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Realistic Study Tips For the New Semester

It’s that time of year again: the start of the fall semester, one of the most fun and stressful times of the year. If you’re an incoming freshman I’m sure you’re stressed out about the academic side of college – I know I was – but I’m here to give you some realistic advice about how to not just survive but to also thrive.

1.     Procrastinate Responsibly: I wish I could tell you to not procrastinate, I really do, but if I did that I’d be a hypocrite. Not procrastinating is a challenge especially if you decide to try and go cold turkey, so instead figure out the best way to procrastinate. If you know you can do your homework for class 1 in 30 minutes while it takes your multiple hours to do one assignment for class 2, plan accordingly and do the more time-consuming work first. However, make sure you give yourself enough time to get the other work finished or else you may end up regretting it.


2.     Don’t Force Yourself to the Library: Everyone goes on and on about the magic of studying in the library and while I definitely find it to be a great place to study others think differently: Sometimes it’s too crowded, sometimes there’s too much pressure to study well, and sometimes it just doesn’t feel right. If that’s the case there are lots of other places on campus that don’t include your room: for example, I enjoy studying at Festival and in the EnGeo Building while some enjoy studying at SSC or on the quad. Don’t feel pressured to study in the library, study where’s best for you.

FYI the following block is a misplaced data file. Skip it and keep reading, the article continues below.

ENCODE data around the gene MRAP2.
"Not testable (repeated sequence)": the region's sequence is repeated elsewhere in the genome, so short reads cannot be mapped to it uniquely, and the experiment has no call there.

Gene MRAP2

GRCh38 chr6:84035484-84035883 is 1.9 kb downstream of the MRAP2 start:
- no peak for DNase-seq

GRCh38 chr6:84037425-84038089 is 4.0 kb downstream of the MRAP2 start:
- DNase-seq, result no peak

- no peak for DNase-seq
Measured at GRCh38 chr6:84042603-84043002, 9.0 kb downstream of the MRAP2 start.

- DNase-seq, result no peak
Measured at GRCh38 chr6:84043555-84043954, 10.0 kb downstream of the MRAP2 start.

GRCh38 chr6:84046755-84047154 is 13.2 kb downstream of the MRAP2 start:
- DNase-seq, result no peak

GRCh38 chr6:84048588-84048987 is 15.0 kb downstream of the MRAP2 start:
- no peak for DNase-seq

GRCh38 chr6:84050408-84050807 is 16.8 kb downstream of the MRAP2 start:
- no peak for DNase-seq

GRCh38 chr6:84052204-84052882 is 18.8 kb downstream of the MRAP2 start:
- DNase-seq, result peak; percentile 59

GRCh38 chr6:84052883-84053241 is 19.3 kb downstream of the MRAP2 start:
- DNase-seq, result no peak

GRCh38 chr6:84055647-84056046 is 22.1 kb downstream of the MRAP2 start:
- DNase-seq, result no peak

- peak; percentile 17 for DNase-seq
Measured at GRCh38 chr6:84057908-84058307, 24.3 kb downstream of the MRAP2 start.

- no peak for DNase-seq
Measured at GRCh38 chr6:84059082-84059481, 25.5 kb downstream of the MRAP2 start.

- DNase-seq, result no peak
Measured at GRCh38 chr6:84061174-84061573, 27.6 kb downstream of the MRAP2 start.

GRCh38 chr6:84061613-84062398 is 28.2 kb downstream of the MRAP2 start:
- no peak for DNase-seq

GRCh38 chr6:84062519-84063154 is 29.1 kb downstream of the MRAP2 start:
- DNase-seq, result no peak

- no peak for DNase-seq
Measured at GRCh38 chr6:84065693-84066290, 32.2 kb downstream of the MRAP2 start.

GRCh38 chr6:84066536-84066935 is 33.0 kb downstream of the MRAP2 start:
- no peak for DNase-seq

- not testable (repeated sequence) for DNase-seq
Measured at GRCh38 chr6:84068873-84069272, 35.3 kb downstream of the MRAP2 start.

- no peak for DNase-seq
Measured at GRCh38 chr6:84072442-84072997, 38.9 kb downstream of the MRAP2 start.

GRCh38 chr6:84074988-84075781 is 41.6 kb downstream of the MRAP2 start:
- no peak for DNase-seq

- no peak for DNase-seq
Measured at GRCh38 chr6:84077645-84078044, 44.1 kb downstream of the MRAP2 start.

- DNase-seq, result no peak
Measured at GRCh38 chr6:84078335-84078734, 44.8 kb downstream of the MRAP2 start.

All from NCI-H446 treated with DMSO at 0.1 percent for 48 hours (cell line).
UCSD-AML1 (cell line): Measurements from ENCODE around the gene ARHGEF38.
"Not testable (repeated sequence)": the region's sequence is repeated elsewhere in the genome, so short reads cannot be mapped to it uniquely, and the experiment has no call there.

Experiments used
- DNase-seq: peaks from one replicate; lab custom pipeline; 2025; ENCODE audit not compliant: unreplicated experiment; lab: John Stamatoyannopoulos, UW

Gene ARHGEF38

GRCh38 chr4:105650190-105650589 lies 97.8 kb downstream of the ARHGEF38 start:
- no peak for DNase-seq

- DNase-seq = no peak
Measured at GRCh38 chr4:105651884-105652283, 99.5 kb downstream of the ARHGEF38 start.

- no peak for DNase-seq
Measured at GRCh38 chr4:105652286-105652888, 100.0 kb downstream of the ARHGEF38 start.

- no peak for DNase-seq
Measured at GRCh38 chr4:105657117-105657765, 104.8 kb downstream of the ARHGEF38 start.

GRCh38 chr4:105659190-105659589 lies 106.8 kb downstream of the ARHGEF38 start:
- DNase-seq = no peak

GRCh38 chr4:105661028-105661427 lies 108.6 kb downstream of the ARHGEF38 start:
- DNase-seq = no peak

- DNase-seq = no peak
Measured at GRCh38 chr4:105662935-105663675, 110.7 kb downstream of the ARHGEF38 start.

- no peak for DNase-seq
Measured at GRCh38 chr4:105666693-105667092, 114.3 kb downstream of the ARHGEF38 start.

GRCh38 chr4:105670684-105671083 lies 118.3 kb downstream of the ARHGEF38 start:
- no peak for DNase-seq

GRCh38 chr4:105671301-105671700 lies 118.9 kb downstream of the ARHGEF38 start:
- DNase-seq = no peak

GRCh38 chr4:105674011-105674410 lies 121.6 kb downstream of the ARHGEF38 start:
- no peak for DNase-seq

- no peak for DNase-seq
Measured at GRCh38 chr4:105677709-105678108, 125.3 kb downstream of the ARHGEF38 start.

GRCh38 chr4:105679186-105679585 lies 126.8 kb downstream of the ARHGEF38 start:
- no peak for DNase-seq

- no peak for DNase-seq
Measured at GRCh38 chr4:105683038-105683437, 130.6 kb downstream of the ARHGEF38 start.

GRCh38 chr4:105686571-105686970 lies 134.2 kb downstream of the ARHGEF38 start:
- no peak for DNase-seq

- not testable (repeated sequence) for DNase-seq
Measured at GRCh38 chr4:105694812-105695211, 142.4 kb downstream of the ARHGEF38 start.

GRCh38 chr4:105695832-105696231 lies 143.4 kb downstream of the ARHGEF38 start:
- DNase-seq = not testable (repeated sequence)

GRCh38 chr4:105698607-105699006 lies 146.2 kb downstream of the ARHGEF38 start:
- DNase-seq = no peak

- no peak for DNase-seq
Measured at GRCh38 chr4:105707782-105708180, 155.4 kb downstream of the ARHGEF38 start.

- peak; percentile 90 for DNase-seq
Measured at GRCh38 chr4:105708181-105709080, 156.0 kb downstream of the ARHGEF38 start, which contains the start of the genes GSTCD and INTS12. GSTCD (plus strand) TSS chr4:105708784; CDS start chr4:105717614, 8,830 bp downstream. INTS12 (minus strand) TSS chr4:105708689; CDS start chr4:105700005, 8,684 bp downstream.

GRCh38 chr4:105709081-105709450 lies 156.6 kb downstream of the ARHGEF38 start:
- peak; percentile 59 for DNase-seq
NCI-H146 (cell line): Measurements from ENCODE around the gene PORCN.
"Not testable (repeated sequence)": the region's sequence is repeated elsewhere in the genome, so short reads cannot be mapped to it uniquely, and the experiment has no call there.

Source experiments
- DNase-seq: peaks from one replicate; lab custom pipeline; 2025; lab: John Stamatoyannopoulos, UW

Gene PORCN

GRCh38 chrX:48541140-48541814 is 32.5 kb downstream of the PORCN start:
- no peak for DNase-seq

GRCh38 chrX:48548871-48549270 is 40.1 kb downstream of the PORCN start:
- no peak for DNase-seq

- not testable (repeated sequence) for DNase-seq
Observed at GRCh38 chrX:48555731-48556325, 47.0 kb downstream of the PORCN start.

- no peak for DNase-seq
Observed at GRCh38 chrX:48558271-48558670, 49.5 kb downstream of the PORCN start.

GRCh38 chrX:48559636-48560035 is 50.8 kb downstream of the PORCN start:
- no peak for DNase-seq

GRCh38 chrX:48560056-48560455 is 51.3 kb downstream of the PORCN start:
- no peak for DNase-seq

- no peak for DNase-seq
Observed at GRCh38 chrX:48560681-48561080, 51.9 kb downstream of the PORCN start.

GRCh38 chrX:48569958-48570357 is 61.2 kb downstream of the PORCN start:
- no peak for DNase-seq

3.     Know Your Limits: It’s great to challenge yourself but it’s also perfectly acceptable to give yourself a break. You’re only human and sometimes taking 17 or 18 credits isn’t worth the stress and exhaustion. You’re at college to grow as a person and that means having experiences outside of the classroom. Have fun with your friends, join different clubs, and get off campus, don’t let the academics of college smother you. Don’t feel ashamed for dropping a class either it’s really common. I just dropped a class this semester because the pressure had me in tears by day 3 and that’s not how I wanted to spend the semester. Push yourself but don’t kill yourself.


In short, do what works best for you and helps you be the best you can be. Sometimes finding your academic groove takes time, but trust me it’s worth it!!  


Emily Bordelon is a biotechnology major and a member of the class of 2020 at James Madison University. She enjoys hanging out with friends and family, hiking in the Shenandoah Valley, watching Netflix, and exploring new places. 
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